The effectiveness of a steam shovel as an excavator was largely a function of the bank against which it worked. Digging efficiency was hampered by shallow cuts. Because the bucket could only move in an arc through the cut, its passage through a low bank was brief, allowing little material to be loaded.
Removal of pavement and other thin layers was especially problematic. The bucket simply could not engage the material long enough to produce a respectable load within a reasonable time. The Keystone Driller Company of Beaver Falls, PA, solved this problem when it invented the skimmer.
The skimmer was cable-operated, and its design was simplicity itself. The boom was essentially a heavy I-beam, and rather than suspending the bucket from the boom as on a shovel or dragline, the bucket traveled along the boom. Bucket capacities were small, on the order of one-half to one cubic yard, and the bucket’s bottom was flat to produce a smooth grade.
To start a digging cycle, the boom was lowered so that the bucket engaged the surface, and the bucket was drawn away from the machine, like a dragline in reverse. To dump, the boom was raised and swung, and the operator tripped the bottom of the bucket as on a shovel. The empty bucket returned to the base of the boom by gravity as the boom returned to its digging position. By the late 1920s, the bucket bottom was tripped and reset by electricity from a 12-volt battery.
The first skimmer prototype was designed and built in 1912. The first machine was sold in 1913, and the skimmer entered full production the next year. It soon outsold what had been the firm’s primary product, the churn drill.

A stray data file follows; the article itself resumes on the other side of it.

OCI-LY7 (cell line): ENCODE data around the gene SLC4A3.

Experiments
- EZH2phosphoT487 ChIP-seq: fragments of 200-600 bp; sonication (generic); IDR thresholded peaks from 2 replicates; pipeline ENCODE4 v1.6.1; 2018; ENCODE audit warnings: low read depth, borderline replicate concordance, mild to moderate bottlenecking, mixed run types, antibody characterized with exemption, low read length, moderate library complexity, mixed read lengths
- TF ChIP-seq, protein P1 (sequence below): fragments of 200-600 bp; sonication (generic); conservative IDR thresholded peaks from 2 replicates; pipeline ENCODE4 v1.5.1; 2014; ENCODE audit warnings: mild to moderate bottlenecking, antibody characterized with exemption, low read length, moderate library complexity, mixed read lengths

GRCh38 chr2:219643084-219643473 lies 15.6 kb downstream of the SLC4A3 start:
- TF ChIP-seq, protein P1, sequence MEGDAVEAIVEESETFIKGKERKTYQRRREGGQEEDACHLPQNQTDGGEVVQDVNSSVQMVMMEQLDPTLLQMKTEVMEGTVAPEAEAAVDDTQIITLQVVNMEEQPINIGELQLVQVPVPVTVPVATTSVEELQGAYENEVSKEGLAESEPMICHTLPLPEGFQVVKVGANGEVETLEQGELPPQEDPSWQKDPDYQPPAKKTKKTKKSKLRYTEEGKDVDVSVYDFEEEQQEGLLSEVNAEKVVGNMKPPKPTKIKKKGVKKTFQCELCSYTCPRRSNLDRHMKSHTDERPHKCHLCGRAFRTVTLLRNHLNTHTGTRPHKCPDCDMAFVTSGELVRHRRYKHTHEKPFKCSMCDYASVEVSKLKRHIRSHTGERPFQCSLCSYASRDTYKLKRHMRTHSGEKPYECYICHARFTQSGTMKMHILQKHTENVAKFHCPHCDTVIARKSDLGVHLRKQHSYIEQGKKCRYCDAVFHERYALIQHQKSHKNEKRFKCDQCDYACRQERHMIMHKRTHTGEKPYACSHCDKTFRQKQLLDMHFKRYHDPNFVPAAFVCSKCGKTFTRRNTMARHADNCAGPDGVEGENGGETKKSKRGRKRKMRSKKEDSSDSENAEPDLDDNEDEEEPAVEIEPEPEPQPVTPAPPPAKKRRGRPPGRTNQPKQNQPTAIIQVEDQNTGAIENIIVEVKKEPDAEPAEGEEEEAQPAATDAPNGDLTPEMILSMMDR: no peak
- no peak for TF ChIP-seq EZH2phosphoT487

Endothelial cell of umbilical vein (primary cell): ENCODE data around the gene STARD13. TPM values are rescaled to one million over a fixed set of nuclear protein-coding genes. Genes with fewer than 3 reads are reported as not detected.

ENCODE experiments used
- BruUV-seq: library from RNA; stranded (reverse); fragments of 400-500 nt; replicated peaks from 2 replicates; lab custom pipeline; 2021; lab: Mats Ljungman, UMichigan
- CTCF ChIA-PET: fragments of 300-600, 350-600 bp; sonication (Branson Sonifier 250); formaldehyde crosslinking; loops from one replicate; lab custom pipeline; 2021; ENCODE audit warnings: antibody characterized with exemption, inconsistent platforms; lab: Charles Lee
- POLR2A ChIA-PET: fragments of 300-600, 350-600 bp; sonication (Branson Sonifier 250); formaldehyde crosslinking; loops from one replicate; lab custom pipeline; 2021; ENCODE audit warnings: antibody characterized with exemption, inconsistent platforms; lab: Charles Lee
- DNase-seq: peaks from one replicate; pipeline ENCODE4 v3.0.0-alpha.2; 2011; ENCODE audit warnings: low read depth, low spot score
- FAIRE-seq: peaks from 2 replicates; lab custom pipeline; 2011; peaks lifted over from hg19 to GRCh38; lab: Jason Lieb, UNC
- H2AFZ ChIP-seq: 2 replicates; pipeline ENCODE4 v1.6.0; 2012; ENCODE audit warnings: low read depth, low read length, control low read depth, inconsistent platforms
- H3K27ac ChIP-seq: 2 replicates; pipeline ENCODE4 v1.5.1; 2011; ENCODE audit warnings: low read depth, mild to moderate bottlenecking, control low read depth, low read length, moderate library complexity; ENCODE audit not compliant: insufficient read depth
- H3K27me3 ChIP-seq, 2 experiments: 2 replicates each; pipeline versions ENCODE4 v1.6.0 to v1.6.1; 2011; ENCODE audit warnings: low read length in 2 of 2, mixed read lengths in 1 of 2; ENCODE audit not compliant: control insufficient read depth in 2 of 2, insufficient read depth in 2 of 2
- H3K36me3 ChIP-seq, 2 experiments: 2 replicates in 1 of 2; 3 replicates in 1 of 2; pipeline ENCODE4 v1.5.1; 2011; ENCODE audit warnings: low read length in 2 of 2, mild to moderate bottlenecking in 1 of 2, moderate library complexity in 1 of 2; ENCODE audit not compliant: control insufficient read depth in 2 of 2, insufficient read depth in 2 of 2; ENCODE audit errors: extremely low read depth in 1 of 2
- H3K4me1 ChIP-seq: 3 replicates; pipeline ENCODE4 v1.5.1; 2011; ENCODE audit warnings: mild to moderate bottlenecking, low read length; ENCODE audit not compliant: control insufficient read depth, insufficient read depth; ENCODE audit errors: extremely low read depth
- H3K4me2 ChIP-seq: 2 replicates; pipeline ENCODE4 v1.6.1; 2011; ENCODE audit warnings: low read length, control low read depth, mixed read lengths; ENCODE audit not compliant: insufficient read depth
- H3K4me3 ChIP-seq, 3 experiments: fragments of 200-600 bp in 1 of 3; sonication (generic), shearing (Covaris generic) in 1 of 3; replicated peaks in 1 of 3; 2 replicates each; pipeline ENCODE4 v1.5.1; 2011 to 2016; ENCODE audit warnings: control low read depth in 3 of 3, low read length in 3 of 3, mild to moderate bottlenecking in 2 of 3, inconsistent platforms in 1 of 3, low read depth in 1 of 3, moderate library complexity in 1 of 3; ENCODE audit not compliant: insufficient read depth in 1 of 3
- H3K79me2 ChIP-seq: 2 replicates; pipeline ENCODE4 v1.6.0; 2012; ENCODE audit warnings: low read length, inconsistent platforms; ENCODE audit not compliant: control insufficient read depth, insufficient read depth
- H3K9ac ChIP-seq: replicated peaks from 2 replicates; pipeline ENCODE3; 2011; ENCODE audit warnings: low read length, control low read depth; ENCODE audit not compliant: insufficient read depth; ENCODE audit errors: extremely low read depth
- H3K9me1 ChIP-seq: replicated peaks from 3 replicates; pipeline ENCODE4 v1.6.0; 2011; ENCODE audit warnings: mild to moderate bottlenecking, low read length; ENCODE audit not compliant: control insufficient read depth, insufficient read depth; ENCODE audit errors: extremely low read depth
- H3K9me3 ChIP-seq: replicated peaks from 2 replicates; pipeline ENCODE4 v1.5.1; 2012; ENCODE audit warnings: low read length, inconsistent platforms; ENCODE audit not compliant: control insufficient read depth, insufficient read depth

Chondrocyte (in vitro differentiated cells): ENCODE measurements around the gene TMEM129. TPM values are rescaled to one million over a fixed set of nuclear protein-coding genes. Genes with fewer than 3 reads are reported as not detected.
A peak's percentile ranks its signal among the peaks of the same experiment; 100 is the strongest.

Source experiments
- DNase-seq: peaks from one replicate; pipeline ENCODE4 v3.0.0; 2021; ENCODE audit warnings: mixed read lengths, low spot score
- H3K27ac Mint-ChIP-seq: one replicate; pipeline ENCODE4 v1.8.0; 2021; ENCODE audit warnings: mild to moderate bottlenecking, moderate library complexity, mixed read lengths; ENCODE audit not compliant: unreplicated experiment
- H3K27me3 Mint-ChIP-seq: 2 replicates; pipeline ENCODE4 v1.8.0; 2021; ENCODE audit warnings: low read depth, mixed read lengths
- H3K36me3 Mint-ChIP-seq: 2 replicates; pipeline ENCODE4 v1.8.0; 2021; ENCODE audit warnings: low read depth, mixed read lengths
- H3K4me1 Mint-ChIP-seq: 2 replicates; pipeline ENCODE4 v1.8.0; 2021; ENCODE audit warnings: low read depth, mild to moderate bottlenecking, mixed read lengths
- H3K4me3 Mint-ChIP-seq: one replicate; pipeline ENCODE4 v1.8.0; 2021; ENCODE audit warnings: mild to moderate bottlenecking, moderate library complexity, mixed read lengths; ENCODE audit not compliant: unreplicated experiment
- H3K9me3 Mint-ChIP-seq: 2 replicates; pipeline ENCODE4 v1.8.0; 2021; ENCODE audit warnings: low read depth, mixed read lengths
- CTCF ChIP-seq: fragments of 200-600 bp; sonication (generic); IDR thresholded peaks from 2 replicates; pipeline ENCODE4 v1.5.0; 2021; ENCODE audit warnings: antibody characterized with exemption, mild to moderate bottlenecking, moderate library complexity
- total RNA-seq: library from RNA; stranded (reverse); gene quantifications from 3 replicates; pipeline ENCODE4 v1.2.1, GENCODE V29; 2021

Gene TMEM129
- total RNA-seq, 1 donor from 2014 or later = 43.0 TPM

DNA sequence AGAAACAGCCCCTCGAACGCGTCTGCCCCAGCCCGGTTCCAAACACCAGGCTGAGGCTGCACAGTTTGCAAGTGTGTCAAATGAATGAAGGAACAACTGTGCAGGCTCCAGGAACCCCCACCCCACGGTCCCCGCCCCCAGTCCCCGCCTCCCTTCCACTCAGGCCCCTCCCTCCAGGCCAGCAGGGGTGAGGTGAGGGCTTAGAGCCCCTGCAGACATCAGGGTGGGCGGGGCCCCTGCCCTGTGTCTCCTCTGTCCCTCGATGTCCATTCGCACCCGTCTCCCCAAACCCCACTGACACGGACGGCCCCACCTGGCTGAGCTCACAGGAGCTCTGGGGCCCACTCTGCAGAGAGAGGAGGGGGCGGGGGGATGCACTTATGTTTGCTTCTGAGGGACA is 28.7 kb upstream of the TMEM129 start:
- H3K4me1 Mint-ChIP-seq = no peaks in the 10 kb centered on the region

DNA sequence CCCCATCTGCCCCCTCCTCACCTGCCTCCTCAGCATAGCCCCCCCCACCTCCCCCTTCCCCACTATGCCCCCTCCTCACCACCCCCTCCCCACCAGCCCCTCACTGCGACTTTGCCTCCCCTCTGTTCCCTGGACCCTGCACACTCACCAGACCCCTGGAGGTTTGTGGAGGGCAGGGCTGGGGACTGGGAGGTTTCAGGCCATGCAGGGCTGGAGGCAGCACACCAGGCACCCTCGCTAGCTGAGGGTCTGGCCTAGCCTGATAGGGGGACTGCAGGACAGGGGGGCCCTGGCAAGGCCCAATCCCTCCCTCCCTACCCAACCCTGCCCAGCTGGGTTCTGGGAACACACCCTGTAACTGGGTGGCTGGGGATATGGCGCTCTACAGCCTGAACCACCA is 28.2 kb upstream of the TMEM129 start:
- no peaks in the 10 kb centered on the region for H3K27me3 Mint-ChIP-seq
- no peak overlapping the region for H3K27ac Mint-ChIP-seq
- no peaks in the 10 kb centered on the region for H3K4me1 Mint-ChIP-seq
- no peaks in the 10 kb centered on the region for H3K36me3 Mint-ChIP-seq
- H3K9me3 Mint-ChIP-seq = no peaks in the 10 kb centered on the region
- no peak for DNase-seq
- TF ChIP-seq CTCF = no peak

Skimmers were originally half-swing machines, in which the boom was mounted to the rear of the machine’s frame and swung left or right in an arc of about 180 degrees. Keystone touted the skimmer’s accuracy in fine-grading, and claimed that its half-track, half-swing mounting was more stable than a full-revolving design.
Eventually, full-revolving excavators were also offered with skimmer fronts, and a number of other manufacturers came to produce skimmers for their excavators. The concept was rendered obsolete by the late 1940s by the front end loader and the Gradall.
The Historical Construction Equipment Association (HCEA) is a 501(c)3 non-profit organization dedicated to preserving the history of the construction, dredging and surface mining equipment industries. With over 4,300 members in 25 countries, activities include operation of National Construction Equipment Museum and archives in Bowling Green, OH; publication of a quarterly magazine, Equipment Echoes; and hosting an annual working exhibition of restored construction equipment.
Individual memberships are $30.00 within the USA and Canada, and $40.00 US elsewhere. HCEA seeks to develop relationships in the equipment manufacturing industry, and offers a college scholarship for engineering students. Information is available at www.hcea.net, by calling 419-352-5616 or emailing email@example.com.